A former Albuquerque city councilor filed a lawsuit this week alleging that he was wrongfully fired from CHI St. Joseph’s Children because he is not Catholic “and supports a woman’s right to choose.”
Former City Councilor Miguel Gómez contends that problems began for him in 2013 after the nonprofit’s president and CEO, Allen Sanchez, quizzed Gómez’s mother about her son’s religious beliefs.
Gómez’s mother is Evangelical Christian and did not have her son baptized as a Roman Catholic, which Sanchez found offensive, the lawsuit contends.
Gómez filed the lawsuit Thursday against CHI St. Joseph’s Children, a nonprofit advocacy group for New Mexico children, and Sanchez, who is also is the executive director of the New Mexico Council of Catholic Bishops.
Sanchez said in a telephone interview Friday that he could not comment on a pending lawsuit as a matter of policy. No legal responses to the lawsuit had been filed this week.
Gómez worked as a lobbyist and policy adviser for the nonprofit from 2010 until he was fired in February. His tenure as a city councilor ended with an election defeat in 2005.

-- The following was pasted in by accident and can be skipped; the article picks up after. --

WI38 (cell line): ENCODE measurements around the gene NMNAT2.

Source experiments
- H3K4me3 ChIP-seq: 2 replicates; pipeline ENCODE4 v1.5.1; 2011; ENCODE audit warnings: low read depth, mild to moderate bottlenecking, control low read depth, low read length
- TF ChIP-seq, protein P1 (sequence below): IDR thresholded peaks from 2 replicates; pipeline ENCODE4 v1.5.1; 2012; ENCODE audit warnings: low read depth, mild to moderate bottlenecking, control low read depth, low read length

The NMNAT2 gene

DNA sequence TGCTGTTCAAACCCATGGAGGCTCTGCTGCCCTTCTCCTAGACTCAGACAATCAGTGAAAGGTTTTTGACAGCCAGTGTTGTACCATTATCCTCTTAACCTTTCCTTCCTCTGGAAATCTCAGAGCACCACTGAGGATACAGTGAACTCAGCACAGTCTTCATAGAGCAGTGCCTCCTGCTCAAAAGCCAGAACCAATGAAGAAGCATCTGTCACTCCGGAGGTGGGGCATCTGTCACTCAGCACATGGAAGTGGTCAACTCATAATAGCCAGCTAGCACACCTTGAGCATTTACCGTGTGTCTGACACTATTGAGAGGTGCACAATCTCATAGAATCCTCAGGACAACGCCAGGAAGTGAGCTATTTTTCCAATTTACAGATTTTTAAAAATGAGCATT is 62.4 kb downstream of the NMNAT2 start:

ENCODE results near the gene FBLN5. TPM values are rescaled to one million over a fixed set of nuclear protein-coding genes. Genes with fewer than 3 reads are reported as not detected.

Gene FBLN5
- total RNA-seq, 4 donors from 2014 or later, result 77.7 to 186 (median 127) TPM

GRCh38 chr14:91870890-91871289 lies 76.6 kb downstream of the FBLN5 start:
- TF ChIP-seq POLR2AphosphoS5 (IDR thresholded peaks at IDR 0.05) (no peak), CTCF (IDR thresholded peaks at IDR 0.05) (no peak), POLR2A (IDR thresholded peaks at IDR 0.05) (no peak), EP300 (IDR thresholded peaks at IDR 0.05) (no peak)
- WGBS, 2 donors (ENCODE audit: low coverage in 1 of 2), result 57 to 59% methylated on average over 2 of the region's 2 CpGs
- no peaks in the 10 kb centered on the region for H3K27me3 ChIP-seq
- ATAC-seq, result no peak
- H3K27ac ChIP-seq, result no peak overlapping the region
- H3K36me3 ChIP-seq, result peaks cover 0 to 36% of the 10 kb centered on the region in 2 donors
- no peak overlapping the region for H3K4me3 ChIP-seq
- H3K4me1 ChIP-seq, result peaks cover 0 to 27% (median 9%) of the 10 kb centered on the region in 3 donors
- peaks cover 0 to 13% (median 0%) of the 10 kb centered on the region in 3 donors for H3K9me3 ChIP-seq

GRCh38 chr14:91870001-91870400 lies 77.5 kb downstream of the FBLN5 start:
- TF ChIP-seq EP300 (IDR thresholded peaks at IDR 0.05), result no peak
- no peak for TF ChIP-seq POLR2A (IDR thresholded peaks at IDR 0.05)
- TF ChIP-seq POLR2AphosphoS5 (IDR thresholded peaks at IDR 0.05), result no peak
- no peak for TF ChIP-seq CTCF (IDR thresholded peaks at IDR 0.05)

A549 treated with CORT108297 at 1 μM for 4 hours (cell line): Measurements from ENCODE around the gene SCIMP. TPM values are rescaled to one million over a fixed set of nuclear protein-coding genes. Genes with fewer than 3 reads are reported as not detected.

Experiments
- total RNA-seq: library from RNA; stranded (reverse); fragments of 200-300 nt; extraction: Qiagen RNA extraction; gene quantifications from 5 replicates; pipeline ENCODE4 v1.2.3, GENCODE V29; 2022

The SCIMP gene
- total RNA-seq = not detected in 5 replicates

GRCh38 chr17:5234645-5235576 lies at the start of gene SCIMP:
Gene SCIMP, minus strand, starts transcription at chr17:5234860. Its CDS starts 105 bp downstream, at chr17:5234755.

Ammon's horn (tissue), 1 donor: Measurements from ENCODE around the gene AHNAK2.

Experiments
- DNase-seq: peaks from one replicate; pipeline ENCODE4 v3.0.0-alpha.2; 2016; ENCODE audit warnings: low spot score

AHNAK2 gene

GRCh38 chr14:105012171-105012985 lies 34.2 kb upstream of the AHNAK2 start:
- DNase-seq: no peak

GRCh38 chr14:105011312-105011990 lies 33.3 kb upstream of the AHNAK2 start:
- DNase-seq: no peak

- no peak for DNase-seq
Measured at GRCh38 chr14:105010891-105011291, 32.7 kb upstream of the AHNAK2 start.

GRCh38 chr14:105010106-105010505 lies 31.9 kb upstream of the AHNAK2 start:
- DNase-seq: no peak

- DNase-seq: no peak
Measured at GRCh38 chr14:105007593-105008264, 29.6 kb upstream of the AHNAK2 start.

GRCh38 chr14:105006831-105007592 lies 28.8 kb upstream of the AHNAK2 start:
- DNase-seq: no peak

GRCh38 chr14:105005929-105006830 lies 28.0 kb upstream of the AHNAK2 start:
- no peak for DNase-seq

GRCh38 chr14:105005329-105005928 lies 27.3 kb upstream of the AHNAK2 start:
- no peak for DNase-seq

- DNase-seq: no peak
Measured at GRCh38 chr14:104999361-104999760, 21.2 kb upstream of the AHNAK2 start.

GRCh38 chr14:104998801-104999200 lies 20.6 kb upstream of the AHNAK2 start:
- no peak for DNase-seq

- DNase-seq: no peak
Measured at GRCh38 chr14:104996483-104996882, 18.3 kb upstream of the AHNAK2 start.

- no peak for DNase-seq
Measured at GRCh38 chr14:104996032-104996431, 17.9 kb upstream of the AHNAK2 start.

Gómez also contends that additional friction with Sanchez developed over the issue of abortion, which Sanchez strongly opposes.
Gómez said he had a long-term relationship with a former employee of St. Joseph’s, who became pregnant, the suit said. The couple discussed a variety of options, including marriage and abortion, sometimes communicating by text messages, the suit said. The woman abruptly quit her job and gave birth to a son in June 2014, it said.
At least one lengthy text message written by Gómez found its way to Sanchez, the suit said.
In February, “Sanchez fired (Gómez) in whole or part because he discussed and gently advocated for an abortion with his girlfriend” and because Gómez considered abortion “morally permissible in certain circumstances,” the suit said.
The suit describes Sanchez as a “religious zealot, particularly on the issue of abortion.”
Gómez contends that he was wrongfully fired because St. Joseph’s is not affiliated with the Archdiocese of Santa Fe and is subject to state and federal labor laws that prohibit discrimination on the basis of religion.
The lawsuit also claims that Gómez was defamed because Sanchez told “a prominent and well-respected official” that Gómez was fired because he tried to pressure a St. Joseph’s employee to have an abortion.
The lawsuit seeks lost wages and unspecified damages.